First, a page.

Major Events for Early American Government

By jroos03
  • Jun 15, 1215

    Magna Carta

    Magna Carta
    Magna Carta was the first document forced onto an English King by a group of his subjects in an attempt to limit his powers by law and protect their privileges.
  • Jamestown settled

    Jamestown settled
    In June of 1606, King James I granted a charter to a group of London entrepreneurs, the Virginia Company, to establish a satellite English settlement in the Chesapeake region of North America. It is the first permanent English settlement in what is now the United States of America, following several earlier failed attempts.
  • Mayflower Compact Written

    Mayflower Compact Written
    The Mayflower Compact is a written agreement composed by a consensus of the new Settlers arriving at New Plymouth. The Mayflower Compact was drawn up with fair and equal laws, for the general good of the settlement and with the will of the majority.
  • Petition of Right

    Petition of Right
    The Petition of Right is a major English constitutional document that sets out specific liberties of the subject that the king is prohibited from infringing. The Petition is most notable for its confirmation of the principles that taxes can be levied only by Parliament.
  • English Bill of Rights

    English Bill of Rights
    The Bill of Rights laid out certain basic rights for all Englishmen. An Act Declaring the Rights and Liberties of the Subject and Settling the Succession of the Crown.
  • Albany Plan of Union

    Albany Plan of Union
    The Albany Plan was proposed by Benjamin Franklin at the Albany Congress in 1754 in Albany, New York. It was an early attempt at forming a union of the colonies under one government as far as might be necessary for defense and other general important purposes during the French and Indian War.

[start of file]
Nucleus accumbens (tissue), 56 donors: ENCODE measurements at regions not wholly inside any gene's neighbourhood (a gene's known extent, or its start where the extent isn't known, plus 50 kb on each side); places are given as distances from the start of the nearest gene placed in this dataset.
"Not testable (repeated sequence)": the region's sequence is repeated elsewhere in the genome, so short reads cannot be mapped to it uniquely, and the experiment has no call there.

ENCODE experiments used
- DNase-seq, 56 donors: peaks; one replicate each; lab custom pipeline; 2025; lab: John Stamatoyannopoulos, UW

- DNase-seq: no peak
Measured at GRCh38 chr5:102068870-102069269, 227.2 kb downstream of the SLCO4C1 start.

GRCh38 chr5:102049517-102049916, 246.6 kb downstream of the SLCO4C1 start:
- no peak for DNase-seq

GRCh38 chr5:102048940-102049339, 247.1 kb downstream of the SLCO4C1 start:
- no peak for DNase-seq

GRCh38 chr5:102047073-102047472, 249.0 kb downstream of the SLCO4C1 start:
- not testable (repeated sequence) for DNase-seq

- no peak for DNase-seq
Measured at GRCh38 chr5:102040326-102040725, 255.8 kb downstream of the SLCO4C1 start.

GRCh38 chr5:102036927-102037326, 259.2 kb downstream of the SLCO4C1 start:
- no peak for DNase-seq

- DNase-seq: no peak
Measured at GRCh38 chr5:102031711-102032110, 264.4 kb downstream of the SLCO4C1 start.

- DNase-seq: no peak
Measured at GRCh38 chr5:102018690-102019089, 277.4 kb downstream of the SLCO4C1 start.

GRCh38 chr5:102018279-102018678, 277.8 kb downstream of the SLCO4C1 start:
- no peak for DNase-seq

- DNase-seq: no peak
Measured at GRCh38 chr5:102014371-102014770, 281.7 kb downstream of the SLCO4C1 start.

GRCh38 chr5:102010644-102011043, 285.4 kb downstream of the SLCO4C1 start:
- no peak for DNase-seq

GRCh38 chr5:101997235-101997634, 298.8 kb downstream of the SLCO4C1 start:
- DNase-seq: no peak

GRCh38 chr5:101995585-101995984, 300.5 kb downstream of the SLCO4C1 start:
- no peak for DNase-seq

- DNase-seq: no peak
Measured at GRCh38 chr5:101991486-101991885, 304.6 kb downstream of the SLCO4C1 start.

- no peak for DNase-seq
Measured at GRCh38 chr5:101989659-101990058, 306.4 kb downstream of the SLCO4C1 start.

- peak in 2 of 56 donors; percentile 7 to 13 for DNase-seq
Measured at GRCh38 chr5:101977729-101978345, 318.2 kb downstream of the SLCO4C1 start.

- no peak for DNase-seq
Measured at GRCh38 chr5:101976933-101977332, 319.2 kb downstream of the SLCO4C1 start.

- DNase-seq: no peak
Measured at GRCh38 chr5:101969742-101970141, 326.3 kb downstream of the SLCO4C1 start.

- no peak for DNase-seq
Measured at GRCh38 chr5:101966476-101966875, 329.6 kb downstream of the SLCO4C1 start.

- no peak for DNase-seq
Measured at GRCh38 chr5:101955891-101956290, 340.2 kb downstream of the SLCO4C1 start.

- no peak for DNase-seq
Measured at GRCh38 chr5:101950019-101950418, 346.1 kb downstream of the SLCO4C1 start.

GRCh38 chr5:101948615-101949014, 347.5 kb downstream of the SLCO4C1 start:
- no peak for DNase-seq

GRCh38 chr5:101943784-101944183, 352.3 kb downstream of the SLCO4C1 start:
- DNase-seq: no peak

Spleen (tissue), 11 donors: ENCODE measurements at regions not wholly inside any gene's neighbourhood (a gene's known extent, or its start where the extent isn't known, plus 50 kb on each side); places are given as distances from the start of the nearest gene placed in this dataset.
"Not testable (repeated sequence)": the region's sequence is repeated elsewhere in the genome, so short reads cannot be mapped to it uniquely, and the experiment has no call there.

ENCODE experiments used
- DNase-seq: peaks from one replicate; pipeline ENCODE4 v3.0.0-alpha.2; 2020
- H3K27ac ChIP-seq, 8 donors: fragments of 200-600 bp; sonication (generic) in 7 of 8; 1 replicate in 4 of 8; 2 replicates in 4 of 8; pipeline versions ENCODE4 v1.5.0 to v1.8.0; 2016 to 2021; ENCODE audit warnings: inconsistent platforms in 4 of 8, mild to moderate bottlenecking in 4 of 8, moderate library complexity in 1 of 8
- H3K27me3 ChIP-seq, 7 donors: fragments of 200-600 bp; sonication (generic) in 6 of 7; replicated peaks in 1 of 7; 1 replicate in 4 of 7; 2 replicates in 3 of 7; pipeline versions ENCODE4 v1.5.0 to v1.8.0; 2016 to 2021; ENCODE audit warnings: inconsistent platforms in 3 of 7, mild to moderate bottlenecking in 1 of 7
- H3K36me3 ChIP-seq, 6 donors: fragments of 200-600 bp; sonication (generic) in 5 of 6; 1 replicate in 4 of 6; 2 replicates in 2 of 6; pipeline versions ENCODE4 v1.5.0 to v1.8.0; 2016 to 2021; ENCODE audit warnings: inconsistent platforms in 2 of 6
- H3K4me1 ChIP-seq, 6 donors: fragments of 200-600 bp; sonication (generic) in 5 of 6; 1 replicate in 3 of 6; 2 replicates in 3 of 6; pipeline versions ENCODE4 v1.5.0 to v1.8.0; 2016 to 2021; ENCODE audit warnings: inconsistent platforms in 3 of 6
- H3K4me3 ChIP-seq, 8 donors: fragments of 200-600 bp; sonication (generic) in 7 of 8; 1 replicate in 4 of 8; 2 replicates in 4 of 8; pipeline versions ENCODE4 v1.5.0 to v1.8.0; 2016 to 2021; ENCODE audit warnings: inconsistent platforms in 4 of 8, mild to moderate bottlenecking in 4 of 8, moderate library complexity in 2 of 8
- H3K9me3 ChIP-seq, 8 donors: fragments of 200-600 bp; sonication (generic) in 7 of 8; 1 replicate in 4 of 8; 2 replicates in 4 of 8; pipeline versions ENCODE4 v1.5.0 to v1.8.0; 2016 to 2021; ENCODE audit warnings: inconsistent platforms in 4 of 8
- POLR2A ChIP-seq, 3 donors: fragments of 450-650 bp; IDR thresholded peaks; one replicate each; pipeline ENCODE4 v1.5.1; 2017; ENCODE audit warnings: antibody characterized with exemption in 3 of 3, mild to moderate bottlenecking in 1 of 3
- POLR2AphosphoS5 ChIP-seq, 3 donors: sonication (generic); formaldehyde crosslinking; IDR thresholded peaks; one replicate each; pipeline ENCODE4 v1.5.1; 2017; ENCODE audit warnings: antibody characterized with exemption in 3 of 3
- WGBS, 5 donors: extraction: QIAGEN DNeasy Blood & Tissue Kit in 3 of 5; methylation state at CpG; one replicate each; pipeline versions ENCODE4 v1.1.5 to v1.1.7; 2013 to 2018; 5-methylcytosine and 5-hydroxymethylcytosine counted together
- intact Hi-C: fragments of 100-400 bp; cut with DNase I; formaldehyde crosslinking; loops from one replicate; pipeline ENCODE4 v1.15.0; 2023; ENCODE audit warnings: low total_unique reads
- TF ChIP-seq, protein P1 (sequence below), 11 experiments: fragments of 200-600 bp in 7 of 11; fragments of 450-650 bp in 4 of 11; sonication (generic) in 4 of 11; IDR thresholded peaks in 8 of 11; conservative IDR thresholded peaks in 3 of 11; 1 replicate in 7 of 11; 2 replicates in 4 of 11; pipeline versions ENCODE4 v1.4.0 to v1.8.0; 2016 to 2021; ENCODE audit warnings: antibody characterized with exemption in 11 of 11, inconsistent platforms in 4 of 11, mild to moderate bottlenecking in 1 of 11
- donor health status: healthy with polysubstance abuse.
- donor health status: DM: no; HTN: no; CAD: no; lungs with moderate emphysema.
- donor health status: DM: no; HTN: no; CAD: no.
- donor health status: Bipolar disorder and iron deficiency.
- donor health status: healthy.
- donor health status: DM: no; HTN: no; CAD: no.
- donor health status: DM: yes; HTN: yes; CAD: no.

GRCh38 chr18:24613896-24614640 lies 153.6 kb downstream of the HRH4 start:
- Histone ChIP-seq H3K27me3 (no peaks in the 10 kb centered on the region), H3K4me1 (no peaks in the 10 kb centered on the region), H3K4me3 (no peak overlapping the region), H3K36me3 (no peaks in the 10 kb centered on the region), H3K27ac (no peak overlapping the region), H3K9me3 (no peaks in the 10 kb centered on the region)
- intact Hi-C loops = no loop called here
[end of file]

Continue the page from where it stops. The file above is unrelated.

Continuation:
• American Revolution Begins

    American Revolution Begins
    The American Revolution was the political upheaval during the last half of the 18th century in which thirteen colonies in North America joined together to break free from the British Empire. The Battle of Lexington and Concord took place April 19, 1775, when the British sent a force of roughly 1000 troops to confiscate arms and arrest revolutionaries in Concord. They clashed with the local militia, marking the first fighting of the American Revolutionary War.
  • Stamp Act

    Stamp Act
    The new tax was imposed on all American colonists and required them to pay a tax on every piece of printed paper they used. The colonies sent no representatives to Parliament, and therefore had no influence over what taxes were raised, how they were levied, or how they would be spent.
  • Boston Massacre

    Boston Massacre
    The Boston Massacre was an incident that led to the deaths of five civilians at the hands of British troops. The aftermath of which helped spark the rebellion in some of the British American colonies, which culminated in the American Revolutionary War.
  • Boston Tea Party

    Boston Tea Party
    A group of colonists boarded the ships and destroyed the tea by throwing it into Boston Harbor to protest taxes. Colonists objected to the Tea Act for a variety of reasons, especially because they believed that it violated their right to be taxed only by their own elected representatives.